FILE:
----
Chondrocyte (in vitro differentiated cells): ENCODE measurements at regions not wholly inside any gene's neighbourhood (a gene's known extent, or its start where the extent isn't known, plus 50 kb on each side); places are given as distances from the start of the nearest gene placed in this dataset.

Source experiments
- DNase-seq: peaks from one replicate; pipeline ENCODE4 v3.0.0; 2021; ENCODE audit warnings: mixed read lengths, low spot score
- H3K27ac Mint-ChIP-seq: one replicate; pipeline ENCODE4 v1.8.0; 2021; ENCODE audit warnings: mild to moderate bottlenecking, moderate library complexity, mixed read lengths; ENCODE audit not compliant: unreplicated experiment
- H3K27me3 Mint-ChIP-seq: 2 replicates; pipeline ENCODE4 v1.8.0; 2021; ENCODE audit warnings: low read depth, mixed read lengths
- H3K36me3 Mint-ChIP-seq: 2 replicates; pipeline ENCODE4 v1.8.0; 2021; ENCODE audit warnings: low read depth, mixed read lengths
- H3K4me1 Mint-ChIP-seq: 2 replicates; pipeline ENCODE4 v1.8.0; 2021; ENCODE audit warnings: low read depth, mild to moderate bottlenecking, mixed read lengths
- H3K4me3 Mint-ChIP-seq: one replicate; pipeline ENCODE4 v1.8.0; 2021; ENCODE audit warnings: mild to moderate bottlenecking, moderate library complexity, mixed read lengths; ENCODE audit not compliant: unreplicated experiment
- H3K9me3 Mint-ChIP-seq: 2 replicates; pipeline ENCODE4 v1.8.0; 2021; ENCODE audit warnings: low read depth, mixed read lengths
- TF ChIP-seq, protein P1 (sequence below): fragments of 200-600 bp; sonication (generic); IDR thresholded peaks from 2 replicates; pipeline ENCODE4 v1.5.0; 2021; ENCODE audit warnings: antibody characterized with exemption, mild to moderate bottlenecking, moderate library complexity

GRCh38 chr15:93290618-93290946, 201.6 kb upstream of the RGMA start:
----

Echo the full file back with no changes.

Chondrocyte (in vitro differentiated cells): ENCODE measurements at regions not wholly inside any gene's neighbourhood (a gene's known extent, or its start where the extent isn't known, plus 50 kb on each side); places are given as distances from the start of the nearest gene placed in this dataset.

Source experiments
- DNase-seq: peaks from one replicate; pipeline ENCODE4 v3.0.0; 2021; ENCODE audit warnings: mixed read lengths, low spot score
- H3K27ac Mint-ChIP-seq: one replicate; pipeline ENCODE4 v1.8.0; 2021; ENCODE audit warnings: mild to moderate bottlenecking, moderate library complexity, mixed read lengths; ENCODE audit not compliant: unreplicated experiment
- H3K27me3 Mint-ChIP-seq: 2 replicates; pipeline ENCODE4 v1.8.0; 2021; ENCODE audit warnings: low read depth, mixed read lengths
- H3K36me3 Mint-ChIP-seq: 2 replicates; pipeline ENCODE4 v1.8.0; 2021; ENCODE audit warnings: low read depth, mixed read lengths
- H3K4me1 Mint-ChIP-seq: 2 replicates; pipeline ENCODE4 v1.8.0; 2021; ENCODE audit warnings: low read depth, mild to moderate bottlenecking, mixed read lengths
- H3K4me3 Mint-ChIP-seq: one replicate; pipeline ENCODE4 v1.8.0; 2021; ENCODE audit warnings: mild to moderate bottlenecking, moderate library complexity, mixed read lengths; ENCODE audit not compliant: unreplicated experiment
- H3K9me3 Mint-ChIP-seq: 2 replicates; pipeline ENCODE4 v1.8.0; 2021; ENCODE audit warnings: low read depth, mixed read lengths
- TF ChIP-seq, protein P1 (sequence below): fragments of 200-600 bp; sonication (generic); IDR thresholded peaks from 2 replicates; pipeline ENCODE4 v1.5.0; 2021; ENCODE audit warnings: antibody characterized with exemption, mild to moderate bottlenecking, moderate library complexity

GRCh38 chr15:93290618-93290946, 201.6 kb upstream of the RGMA start: